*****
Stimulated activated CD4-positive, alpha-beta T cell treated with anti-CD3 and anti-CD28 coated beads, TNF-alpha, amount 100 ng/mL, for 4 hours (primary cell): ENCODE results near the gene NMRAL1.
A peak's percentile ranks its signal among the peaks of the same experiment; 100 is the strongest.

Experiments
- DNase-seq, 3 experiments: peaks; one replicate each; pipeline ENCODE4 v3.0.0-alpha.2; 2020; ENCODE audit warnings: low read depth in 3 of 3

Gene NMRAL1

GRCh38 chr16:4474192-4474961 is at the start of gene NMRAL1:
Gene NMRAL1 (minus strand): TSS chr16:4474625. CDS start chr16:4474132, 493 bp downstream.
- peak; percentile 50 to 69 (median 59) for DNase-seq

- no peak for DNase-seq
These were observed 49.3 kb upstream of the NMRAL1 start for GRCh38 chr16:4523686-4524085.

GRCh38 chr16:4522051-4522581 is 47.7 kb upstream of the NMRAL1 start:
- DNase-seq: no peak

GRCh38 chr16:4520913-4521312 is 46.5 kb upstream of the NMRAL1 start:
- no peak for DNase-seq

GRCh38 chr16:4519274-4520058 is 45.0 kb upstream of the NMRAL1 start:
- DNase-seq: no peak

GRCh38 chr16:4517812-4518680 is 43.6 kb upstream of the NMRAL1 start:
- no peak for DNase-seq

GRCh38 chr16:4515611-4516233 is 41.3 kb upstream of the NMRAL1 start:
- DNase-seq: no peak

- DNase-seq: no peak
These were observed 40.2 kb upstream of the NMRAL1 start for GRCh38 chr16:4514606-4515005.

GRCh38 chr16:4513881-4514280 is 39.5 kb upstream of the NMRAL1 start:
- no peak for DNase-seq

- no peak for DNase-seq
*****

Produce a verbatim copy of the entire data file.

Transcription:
Stimulated activated CD4-positive, alpha-beta T cell treated with anti-CD3 and anti-CD28 coated beads, TNF-alpha, amount 100 ng/mL, for 4 hours (primary cell): ENCODE results near the gene NMRAL1.
A peak's percentile ranks its signal among the peaks of the same experiment; 100 is the strongest.

Experiments
- DNase-seq, 3 experiments: peaks; one replicate each; pipeline ENCODE4 v3.0.0-alpha.2; 2020; ENCODE audit warnings: low read depth in 3 of 3

Gene NMRAL1

GRCh38 chr16:4474192-4474961 is at the start of gene NMRAL1:
Gene NMRAL1 (minus strand): TSS chr16:4474625. CDS start chr16:4474132, 493 bp downstream.
- peak; percentile 50 to 69 (median 59) for DNase-seq

- no peak for DNase-seq
These were observed 49.3 kb upstream of the NMRAL1 start for GRCh38 chr16:4523686-4524085.

GRCh38 chr16:4522051-4522581 is 47.7 kb upstream of the NMRAL1 start:
- DNase-seq: no peak

GRCh38 chr16:4520913-4521312 is 46.5 kb upstream of the NMRAL1 start:
- no peak for DNase-seq

GRCh38 chr16:4519274-4520058 is 45.0 kb upstream of the NMRAL1 start:
- DNase-seq: no peak

GRCh38 chr16:4517812-4518680 is 43.6 kb upstream of the NMRAL1 start:
- no peak for DNase-seq

GRCh38 chr16:4515611-4516233 is 41.3 kb upstream of the NMRAL1 start:
- DNase-seq: no peak

- DNase-seq: no peak
These were observed 40.2 kb upstream of the NMRAL1 start for GRCh38 chr16:4514606-4515005.

GRCh38 chr16:4513881-4514280 is 39.5 kb upstream of the NMRAL1 start:
- no peak for DNase-seq

- no peak for DNase-seq